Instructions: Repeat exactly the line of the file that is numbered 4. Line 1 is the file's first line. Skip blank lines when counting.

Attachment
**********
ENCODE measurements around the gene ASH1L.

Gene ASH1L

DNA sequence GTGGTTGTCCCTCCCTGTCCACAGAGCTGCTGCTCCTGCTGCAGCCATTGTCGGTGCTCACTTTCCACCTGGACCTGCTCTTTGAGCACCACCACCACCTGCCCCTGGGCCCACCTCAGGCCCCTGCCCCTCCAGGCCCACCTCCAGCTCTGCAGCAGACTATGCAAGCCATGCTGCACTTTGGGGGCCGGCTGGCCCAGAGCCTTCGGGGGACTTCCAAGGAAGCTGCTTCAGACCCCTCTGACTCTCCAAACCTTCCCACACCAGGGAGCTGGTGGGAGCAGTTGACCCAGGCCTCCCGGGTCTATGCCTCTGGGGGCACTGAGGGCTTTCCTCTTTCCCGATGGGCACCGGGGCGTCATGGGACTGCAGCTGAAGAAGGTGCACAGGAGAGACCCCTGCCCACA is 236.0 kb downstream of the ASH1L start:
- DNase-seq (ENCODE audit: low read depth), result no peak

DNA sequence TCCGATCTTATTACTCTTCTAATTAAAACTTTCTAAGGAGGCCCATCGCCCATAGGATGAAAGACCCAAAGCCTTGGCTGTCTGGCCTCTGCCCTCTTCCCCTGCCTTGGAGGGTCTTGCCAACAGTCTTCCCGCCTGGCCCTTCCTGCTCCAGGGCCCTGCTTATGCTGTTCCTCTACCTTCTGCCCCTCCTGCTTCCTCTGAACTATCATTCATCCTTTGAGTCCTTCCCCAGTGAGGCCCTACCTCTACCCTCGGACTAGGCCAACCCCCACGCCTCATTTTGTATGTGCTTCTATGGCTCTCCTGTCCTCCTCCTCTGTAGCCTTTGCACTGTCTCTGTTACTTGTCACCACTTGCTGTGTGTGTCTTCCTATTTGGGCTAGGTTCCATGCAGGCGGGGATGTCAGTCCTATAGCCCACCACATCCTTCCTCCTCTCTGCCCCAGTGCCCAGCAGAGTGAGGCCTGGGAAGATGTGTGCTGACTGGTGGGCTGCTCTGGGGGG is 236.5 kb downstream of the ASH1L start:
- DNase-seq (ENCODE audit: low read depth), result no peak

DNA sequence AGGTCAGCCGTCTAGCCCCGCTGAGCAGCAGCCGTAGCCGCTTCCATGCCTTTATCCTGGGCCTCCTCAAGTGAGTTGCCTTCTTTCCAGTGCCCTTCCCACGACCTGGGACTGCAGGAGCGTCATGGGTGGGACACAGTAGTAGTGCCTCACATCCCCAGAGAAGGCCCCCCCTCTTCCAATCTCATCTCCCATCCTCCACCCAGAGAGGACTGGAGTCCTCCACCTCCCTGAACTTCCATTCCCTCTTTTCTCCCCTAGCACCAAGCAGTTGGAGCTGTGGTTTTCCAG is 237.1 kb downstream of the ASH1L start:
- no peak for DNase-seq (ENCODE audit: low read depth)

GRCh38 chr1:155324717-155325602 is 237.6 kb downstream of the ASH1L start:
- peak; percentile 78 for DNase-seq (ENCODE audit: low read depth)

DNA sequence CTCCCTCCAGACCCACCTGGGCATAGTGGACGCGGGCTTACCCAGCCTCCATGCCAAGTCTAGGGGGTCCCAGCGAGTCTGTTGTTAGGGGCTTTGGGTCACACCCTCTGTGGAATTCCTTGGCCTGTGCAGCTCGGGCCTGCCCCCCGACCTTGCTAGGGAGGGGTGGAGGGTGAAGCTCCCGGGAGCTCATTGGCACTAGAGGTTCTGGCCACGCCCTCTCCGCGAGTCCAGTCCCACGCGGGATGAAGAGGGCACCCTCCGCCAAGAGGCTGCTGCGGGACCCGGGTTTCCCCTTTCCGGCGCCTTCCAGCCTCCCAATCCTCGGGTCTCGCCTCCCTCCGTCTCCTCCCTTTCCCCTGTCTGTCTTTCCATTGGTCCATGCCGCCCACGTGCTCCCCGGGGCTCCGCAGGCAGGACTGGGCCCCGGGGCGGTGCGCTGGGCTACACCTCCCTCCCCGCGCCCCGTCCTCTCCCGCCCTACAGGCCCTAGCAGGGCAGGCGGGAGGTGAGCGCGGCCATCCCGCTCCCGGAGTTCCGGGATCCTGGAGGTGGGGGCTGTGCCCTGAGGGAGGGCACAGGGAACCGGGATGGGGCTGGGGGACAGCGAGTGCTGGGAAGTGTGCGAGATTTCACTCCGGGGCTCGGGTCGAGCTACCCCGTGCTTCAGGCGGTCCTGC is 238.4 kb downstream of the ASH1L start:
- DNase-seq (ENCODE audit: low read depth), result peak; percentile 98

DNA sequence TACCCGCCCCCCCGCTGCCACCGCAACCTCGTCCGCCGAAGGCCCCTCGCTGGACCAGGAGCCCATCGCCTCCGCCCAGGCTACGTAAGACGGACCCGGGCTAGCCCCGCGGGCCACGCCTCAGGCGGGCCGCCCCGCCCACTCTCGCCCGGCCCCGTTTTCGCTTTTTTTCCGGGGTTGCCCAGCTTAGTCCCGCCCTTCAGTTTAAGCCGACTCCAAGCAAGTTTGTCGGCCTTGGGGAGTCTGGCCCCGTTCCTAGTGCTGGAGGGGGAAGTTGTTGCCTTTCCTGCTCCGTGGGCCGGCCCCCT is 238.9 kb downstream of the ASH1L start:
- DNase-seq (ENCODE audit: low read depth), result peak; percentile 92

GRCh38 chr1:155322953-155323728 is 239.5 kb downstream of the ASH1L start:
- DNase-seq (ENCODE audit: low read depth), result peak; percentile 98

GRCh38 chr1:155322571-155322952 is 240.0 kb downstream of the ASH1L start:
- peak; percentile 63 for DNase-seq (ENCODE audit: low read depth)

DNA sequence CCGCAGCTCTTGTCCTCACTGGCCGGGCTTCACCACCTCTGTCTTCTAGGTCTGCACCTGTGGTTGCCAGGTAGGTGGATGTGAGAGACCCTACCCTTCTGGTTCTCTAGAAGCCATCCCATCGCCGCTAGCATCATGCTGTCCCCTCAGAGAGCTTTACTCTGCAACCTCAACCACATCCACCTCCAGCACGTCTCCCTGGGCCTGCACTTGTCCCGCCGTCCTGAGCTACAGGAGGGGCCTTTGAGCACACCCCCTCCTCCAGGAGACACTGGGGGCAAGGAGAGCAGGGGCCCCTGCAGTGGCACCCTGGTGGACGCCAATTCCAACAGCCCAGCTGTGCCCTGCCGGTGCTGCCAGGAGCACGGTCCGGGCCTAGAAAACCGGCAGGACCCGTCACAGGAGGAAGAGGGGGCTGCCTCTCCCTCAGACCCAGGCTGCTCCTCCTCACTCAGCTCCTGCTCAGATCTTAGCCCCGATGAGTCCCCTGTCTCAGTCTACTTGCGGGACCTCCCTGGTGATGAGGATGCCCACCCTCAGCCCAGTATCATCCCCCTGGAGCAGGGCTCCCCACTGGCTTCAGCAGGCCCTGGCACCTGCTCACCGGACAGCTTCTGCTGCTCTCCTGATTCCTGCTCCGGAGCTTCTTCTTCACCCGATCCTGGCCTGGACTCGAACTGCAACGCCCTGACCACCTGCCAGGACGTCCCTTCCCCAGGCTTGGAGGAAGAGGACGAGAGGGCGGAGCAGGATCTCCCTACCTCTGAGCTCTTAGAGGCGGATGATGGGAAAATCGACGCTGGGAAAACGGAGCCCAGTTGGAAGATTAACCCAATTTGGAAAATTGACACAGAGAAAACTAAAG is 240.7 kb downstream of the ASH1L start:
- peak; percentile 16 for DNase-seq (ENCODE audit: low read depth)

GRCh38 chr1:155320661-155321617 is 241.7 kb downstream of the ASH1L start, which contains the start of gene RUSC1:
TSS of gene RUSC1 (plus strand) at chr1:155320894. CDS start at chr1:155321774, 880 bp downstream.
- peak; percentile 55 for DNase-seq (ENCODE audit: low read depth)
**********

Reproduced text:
- DNase-seq (ENCODE audit: low read depth), result no peak